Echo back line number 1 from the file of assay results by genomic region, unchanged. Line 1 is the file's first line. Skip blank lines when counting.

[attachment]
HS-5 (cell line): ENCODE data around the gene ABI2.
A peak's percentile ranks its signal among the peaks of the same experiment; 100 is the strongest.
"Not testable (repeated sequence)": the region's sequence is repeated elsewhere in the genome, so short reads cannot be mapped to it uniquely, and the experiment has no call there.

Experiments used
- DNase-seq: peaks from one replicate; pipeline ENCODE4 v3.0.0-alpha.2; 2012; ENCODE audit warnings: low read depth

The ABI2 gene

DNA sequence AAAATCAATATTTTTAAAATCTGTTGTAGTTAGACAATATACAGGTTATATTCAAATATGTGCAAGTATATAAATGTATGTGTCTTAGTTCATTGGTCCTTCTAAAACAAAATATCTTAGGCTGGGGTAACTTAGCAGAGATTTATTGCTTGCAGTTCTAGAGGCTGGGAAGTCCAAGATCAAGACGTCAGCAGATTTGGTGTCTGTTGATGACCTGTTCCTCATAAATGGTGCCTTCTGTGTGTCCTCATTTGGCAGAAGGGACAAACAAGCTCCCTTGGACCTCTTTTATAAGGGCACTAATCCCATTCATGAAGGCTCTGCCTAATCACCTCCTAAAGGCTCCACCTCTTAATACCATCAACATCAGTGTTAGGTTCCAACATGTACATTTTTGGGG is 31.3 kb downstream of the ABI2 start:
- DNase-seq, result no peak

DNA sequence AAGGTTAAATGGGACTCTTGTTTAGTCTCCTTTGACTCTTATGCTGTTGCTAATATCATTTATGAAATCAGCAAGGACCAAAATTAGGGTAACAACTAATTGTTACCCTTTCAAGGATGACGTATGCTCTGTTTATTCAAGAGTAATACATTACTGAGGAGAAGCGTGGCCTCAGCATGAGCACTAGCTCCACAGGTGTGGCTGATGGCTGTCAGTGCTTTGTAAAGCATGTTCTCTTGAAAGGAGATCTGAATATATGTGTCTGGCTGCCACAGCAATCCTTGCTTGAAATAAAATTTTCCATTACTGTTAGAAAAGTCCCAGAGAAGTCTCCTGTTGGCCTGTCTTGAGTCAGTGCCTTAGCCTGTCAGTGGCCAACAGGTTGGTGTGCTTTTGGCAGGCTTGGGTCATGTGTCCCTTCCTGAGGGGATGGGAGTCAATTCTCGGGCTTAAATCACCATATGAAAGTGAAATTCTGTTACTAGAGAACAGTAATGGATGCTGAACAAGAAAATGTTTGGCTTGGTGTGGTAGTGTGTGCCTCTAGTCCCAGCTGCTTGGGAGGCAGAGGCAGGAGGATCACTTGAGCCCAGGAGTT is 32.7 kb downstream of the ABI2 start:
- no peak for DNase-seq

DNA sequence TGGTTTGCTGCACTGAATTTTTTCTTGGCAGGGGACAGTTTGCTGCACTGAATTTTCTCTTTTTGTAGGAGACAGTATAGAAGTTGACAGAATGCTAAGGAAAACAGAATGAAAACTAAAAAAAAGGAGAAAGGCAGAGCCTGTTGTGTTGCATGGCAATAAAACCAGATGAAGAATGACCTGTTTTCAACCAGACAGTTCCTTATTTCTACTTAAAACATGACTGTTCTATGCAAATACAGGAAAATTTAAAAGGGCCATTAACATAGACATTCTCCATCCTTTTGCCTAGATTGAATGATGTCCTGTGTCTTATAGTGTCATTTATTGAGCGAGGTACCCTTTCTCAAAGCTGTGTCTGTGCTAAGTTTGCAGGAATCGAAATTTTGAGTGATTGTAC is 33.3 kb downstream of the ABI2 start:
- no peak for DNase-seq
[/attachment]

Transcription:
HS-5 (cell line): ENCODE data around the gene ABI2.